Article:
Twitch is expanding its ad incentive program to include more creators and pay them more money. Earlier this year, Twitch began offering select streamers a flat, guaranteed payment in exchange for running a fixed amount of ads during a fixed number of hours. Now, Twitch is opening up the program to include more partners and is changing the way it structures payouts to pay creators more.
Originally, payouts earned with the ad incentive program were calculated using a CPM model. Basically, streamers would get a flat rate for every 1,000 ads watched on their channel.
“We found that a fixed CPM model wasn’t the most straightforward way to share revenue with creators,” said Mike Minton, vice president of monetization at Twitch, in an email to The Verge. “So we’re now launching a new model that’s not only easier to understand but also increases ad payouts by paying creators 55 percent of the revenue for each ad that runs on their stream.”
Though affiliates are not yet included in this new program, which rolls out June 15th, they will qualify for the 55 percent of ad revenue starting in August so long as they run three minutes of ads per hour. Twitch will also disable the highly annoying pre-roll ads for users who run ads for that same amount of time.
“Our ad products are built for Twitch’s live and interactive environment, and we’re continually working to add less intrusive ads experiences for both viewers and creators,” Minton said.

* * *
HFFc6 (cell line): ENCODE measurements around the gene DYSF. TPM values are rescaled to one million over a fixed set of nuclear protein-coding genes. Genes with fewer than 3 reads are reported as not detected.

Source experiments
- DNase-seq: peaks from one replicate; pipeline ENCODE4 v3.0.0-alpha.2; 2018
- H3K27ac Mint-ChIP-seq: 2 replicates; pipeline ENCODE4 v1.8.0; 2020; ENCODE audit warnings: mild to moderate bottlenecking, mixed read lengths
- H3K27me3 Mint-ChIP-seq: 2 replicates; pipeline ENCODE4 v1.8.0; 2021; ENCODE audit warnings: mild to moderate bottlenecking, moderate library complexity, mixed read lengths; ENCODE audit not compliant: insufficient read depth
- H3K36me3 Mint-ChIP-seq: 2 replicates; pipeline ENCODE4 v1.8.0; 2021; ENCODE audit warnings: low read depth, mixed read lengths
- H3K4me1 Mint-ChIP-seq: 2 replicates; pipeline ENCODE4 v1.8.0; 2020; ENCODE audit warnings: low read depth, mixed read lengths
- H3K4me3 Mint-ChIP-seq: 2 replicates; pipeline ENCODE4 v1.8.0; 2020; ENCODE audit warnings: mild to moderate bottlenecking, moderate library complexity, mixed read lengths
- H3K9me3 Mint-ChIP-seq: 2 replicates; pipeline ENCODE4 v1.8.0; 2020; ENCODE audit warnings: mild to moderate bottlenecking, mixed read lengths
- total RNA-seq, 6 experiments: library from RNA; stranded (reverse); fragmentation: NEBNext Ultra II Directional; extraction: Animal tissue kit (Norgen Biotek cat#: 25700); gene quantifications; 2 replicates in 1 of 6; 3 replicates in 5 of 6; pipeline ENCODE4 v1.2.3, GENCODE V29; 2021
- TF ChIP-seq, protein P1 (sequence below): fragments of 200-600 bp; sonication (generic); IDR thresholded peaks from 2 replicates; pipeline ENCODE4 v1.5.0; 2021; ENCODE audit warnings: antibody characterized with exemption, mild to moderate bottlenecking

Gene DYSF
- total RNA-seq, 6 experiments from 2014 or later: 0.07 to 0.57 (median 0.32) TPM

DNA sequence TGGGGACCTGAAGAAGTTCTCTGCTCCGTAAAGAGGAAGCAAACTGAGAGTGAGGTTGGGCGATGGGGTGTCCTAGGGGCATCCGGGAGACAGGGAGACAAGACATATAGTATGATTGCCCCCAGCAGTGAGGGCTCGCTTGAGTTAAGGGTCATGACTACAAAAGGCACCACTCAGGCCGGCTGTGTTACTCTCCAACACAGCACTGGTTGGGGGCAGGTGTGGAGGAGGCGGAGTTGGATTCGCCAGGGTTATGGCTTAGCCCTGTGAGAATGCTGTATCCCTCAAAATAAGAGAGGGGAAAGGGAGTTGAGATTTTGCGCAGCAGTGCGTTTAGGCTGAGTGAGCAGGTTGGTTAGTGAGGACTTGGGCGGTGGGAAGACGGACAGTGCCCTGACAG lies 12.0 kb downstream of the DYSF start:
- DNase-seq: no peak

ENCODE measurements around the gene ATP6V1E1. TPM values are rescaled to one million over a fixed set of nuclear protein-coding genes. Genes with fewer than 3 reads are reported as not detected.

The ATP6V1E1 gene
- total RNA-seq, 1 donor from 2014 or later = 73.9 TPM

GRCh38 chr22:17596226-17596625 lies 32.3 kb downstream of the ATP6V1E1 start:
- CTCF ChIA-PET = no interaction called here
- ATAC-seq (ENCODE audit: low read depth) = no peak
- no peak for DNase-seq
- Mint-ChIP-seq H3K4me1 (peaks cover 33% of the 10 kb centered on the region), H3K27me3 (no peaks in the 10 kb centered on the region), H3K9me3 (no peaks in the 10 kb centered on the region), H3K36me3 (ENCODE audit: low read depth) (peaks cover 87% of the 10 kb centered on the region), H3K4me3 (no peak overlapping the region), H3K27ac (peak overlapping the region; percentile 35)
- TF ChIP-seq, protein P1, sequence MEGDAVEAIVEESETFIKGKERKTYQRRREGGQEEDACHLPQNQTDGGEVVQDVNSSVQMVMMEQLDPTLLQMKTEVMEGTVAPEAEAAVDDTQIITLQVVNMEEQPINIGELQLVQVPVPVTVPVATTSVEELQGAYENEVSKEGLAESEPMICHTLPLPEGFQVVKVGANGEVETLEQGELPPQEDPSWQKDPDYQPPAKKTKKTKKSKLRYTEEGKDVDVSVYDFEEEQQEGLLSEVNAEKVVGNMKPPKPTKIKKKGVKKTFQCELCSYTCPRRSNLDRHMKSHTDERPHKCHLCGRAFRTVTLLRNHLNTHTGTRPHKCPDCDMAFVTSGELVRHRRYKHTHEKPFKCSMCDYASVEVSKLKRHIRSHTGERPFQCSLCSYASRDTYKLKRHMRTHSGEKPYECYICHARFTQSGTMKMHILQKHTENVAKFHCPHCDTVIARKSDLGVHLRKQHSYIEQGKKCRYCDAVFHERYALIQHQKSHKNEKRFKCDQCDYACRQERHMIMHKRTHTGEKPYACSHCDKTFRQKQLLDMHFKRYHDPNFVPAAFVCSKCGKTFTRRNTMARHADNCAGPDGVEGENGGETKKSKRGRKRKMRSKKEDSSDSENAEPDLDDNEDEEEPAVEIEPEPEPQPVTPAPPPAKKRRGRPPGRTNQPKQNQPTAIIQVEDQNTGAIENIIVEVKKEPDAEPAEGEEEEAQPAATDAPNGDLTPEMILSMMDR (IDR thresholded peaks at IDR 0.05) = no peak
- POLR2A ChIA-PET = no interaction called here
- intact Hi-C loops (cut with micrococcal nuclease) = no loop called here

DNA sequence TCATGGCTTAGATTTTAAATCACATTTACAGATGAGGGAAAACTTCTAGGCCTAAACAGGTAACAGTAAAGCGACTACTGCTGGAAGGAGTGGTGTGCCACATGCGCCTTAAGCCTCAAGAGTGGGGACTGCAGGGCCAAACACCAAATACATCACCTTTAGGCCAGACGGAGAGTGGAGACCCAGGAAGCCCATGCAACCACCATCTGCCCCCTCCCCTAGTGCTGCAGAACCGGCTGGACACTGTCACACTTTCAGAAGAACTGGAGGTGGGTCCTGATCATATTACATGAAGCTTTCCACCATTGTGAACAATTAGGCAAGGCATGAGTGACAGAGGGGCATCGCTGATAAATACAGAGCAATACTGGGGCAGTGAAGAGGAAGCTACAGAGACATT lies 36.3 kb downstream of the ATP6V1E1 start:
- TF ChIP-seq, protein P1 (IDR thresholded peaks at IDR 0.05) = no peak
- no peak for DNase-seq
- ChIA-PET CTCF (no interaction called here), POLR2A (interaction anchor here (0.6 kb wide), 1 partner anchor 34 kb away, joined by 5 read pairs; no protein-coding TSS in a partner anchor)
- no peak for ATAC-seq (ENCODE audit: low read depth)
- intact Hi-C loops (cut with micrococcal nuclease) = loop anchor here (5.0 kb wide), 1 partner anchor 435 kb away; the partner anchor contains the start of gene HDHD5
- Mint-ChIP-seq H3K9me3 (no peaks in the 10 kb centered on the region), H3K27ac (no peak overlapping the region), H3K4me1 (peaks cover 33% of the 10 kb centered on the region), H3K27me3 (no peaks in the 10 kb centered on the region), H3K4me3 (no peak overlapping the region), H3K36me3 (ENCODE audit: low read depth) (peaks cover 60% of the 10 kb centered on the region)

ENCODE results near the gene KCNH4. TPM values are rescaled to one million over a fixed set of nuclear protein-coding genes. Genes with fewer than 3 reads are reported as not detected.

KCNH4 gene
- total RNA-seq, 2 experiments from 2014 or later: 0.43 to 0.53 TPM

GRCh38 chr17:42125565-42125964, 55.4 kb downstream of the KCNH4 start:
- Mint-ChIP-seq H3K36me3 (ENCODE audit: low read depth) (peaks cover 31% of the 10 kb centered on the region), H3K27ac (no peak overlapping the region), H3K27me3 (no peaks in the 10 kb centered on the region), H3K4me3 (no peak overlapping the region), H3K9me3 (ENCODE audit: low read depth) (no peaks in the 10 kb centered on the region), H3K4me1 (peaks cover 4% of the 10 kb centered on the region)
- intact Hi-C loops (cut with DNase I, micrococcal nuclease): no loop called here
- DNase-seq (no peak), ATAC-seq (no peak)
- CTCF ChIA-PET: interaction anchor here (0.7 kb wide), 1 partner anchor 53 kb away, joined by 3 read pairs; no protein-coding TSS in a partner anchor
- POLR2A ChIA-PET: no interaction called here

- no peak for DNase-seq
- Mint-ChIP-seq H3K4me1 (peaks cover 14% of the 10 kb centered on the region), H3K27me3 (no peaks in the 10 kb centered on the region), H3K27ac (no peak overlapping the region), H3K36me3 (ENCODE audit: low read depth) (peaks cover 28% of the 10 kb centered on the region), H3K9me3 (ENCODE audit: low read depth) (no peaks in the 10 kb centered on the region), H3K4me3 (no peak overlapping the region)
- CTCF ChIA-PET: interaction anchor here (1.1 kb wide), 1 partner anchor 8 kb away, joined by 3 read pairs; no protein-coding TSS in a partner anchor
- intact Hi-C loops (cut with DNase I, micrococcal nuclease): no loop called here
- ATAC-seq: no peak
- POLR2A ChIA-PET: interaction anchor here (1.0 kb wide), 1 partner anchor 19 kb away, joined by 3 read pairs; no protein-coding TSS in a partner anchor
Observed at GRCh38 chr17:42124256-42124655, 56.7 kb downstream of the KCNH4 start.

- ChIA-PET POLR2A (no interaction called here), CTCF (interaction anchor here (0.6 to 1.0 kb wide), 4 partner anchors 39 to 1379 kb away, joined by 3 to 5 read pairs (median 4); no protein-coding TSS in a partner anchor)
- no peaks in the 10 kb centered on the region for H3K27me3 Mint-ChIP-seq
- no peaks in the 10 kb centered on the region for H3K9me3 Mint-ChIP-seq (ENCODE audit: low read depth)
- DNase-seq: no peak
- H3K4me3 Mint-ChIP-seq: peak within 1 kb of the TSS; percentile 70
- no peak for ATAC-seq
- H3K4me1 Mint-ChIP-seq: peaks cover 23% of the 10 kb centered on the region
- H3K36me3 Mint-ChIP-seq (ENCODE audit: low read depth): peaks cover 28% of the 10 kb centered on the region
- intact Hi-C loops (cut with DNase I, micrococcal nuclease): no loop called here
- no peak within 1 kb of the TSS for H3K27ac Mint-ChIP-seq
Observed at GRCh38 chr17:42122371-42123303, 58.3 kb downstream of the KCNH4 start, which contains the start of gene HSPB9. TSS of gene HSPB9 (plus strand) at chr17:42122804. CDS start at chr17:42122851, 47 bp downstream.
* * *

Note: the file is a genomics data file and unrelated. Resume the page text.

According to Twitch, the 55 / 45 split of ad revenue will “ensure [Twitch] can pass price increases through to creators.”
Back in April, a Bloomberg report stated that Twitch was investigating ways to increase earnings by potentially decreasing revenue share with its top streamers. The report sparked immediate backlash from the platform’s best-known names; however, Twitch has not confirmed that it will make any changes to its current model. This new expansion to its ad program may be a way to potentially soften the blow for any as-yet-unannounced changes.
Income reliability has been one of the biggest pain points for Twitch streamers. The ad incentive program was created to eliminate some of the stress of not being able to reliably calculate monthly earnings. Twitch is notoriously tight-lipped about streamer payouts, and outside of a 2021 data leak that revealed what some streamers were paid, we don’t know what the average streamer makes on the platform. However, according to Minton, “creators have earned over $1 billion in earnings in 2021, including earnings from subs, Bits, and ads. This is a more than 50 percent increase compared to 2020.” What that number is in relation to the money Twitch itself brings in — on the labor of its streamers, you’ll remember — is anybody’s guess.